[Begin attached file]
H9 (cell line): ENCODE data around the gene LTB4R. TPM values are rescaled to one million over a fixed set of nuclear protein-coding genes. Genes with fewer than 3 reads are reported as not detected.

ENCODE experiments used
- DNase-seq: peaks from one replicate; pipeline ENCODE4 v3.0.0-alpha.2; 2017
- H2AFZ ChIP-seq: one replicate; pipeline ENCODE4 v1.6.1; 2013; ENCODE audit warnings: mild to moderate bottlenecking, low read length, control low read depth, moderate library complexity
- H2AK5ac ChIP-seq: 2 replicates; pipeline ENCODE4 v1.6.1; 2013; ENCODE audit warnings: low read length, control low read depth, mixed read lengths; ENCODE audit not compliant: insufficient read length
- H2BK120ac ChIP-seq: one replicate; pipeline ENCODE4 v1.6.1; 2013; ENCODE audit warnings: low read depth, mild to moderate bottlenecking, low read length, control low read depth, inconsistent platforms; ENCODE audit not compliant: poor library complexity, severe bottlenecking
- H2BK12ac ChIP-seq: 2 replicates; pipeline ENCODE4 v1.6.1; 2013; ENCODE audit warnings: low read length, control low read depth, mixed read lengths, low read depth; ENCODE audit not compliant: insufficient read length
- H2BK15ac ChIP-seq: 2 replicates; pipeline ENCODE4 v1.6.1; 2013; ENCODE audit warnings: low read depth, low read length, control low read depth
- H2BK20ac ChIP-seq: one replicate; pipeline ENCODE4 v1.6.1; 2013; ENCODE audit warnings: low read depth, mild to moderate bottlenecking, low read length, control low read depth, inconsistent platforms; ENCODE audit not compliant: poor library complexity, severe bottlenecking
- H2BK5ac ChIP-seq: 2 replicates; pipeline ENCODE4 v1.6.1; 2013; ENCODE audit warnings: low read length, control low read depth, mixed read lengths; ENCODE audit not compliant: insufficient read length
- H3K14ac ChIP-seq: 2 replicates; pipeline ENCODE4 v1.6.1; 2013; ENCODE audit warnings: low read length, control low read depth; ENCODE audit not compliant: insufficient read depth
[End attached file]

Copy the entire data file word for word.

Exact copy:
H9 (cell line): ENCODE data around the gene LTB4R. TPM values are rescaled to one million over a fixed set of nuclear protein-coding genes. Genes with fewer than 3 reads are reported as not detected.

ENCODE experiments used
- DNase-seq: peaks from one replicate; pipeline ENCODE4 v3.0.0-alpha.2; 2017
- H2AFZ ChIP-seq: one replicate; pipeline ENCODE4 v1.6.1; 2013; ENCODE audit warnings: mild to moderate bottlenecking, low read length, control low read depth, moderate library complexity
- H2AK5ac ChIP-seq: 2 replicates; pipeline ENCODE4 v1.6.1; 2013; ENCODE audit warnings: low read length, control low read depth, mixed read lengths; ENCODE audit not compliant: insufficient read length
- H2BK120ac ChIP-seq: one replicate; pipeline ENCODE4 v1.6.1; 2013; ENCODE audit warnings: low read depth, mild to moderate bottlenecking, low read length, control low read depth, inconsistent platforms; ENCODE audit not compliant: poor library complexity, severe bottlenecking
- H2BK12ac ChIP-seq: 2 replicates; pipeline ENCODE4 v1.6.1; 2013; ENCODE audit warnings: low read length, control low read depth, mixed read lengths, low read depth; ENCODE audit not compliant: insufficient read length
- H2BK15ac ChIP-seq: 2 replicates; pipeline ENCODE4 v1.6.1; 2013; ENCODE audit warnings: low read depth, low read length, control low read depth
- H2BK20ac ChIP-seq: one replicate; pipeline ENCODE4 v1.6.1; 2013; ENCODE audit warnings: low read depth, mild to moderate bottlenecking, low read length, control low read depth, inconsistent platforms; ENCODE audit not compliant: poor library complexity, severe bottlenecking
- H2BK5ac ChIP-seq: 2 replicates; pipeline ENCODE4 v1.6.1; 2013; ENCODE audit warnings: low read length, control low read depth, mixed read lengths; ENCODE audit not compliant: insufficient read length
- H3K14ac ChIP-seq: 2 replicates; pipeline ENCODE4 v1.6.1; 2013; ENCODE audit warnings: low read length, control low read depth; ENCODE audit not compliant: insufficient read depth